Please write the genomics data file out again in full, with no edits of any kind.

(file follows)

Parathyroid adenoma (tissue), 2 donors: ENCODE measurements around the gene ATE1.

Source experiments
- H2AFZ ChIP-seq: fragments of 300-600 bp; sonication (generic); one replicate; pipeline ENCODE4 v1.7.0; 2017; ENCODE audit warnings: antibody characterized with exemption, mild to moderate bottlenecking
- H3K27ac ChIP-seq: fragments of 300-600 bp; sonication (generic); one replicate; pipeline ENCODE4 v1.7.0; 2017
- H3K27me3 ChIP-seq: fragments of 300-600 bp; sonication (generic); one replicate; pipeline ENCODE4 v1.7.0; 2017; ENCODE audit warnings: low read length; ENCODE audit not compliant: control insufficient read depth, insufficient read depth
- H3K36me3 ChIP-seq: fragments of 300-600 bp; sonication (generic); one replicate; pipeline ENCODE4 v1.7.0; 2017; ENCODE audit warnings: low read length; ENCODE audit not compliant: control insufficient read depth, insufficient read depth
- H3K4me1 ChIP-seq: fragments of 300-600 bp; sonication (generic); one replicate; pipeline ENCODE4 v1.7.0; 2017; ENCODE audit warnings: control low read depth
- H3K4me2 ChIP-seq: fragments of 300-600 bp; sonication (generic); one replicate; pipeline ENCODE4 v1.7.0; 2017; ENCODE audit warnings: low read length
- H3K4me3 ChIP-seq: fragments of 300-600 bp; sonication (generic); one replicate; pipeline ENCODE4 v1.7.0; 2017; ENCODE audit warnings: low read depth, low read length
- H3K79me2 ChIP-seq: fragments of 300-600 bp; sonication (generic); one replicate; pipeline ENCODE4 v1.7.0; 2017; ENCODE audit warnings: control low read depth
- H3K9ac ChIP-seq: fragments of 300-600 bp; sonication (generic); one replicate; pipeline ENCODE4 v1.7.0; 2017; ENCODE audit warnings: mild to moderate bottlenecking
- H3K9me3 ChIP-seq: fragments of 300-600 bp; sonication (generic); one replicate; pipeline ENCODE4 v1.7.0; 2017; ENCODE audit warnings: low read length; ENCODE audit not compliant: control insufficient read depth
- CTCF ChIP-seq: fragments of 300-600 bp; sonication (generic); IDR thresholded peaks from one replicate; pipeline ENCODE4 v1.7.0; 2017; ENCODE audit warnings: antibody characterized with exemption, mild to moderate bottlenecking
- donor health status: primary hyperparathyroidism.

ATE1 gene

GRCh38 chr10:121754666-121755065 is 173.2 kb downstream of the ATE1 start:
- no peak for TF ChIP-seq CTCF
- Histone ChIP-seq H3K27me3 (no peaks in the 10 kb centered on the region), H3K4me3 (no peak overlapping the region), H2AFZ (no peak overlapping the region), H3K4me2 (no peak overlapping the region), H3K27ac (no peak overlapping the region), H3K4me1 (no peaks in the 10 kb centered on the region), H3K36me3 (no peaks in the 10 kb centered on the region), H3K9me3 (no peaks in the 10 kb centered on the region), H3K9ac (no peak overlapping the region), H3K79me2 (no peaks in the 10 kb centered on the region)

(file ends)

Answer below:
Parathyroid adenoma (tissue), 2 donors: ENCODE measurements around the gene ATE1.

Source experiments
- H2AFZ ChIP-seq: fragments of 300-600 bp; sonication (generic); one replicate; pipeline ENCODE4 v1.7.0; 2017; ENCODE audit warnings: antibody characterized with exemption, mild to moderate bottlenecking
- H3K27ac ChIP-seq: fragments of 300-600 bp; sonication (generic); one replicate; pipeline ENCODE4 v1.7.0; 2017
- H3K27me3 ChIP-seq: fragments of 300-600 bp; sonication (generic); one replicate; pipeline ENCODE4 v1.7.0; 2017; ENCODE audit warnings: low read length; ENCODE audit not compliant: control insufficient read depth, insufficient read depth
- H3K36me3 ChIP-seq: fragments of 300-600 bp; sonication (generic); one replicate; pipeline ENCODE4 v1.7.0; 2017; ENCODE audit warnings: low read length; ENCODE audit not compliant: control insufficient read depth, insufficient read depth
- H3K4me1 ChIP-seq: fragments of 300-600 bp; sonication (generic); one replicate; pipeline ENCODE4 v1.7.0; 2017; ENCODE audit warnings: control low read depth
- H3K4me2 ChIP-seq: fragments of 300-600 bp; sonication (generic); one replicate; pipeline ENCODE4 v1.7.0; 2017; ENCODE audit warnings: low read length
- H3K4me3 ChIP-seq: fragments of 300-600 bp; sonication (generic); one replicate; pipeline ENCODE4 v1.7.0; 2017; ENCODE audit warnings: low read depth, low read length
- H3K79me2 ChIP-seq: fragments of 300-600 bp; sonication (generic); one replicate; pipeline ENCODE4 v1.7.0; 2017; ENCODE audit warnings: control low read depth
- H3K9ac ChIP-seq: fragments of 300-600 bp; sonication (generic); one replicate; pipeline ENCODE4 v1.7.0; 2017; ENCODE audit warnings: mild to moderate bottlenecking
- H3K9me3 ChIP-seq: fragments of 300-600 bp; sonication (generic); one replicate; pipeline ENCODE4 v1.7.0; 2017; ENCODE audit warnings: low read length; ENCODE audit not compliant: control insufficient read depth
- CTCF ChIP-seq: fragments of 300-600 bp; sonication (generic); IDR thresholded peaks from one replicate; pipeline ENCODE4 v1.7.0; 2017; ENCODE audit warnings: antibody characterized with exemption, mild to moderate bottlenecking
- donor health status: primary hyperparathyroidism.

ATE1 gene

GRCh38 chr10:121754666-121755065 is 173.2 kb downstream of the ATE1 start:
- no peak for TF ChIP-seq CTCF
- Histone ChIP-seq H3K27me3 (no peaks in the 10 kb centered on the region), H3K4me3 (no peak overlapping the region), H2AFZ (no peak overlapping the region), H3K4me2 (no peak overlapping the region), H3K27ac (no peak overlapping the region), H3K4me1 (no peaks in the 10 kb centered on the region), H3K36me3 (no peaks in the 10 kb centered on the region), H3K9me3 (no peaks in the 10 kb centered on the region), H3K9ac (no peak overlapping the region), H3K79me2 (no peaks in the 10 kb centered on the region)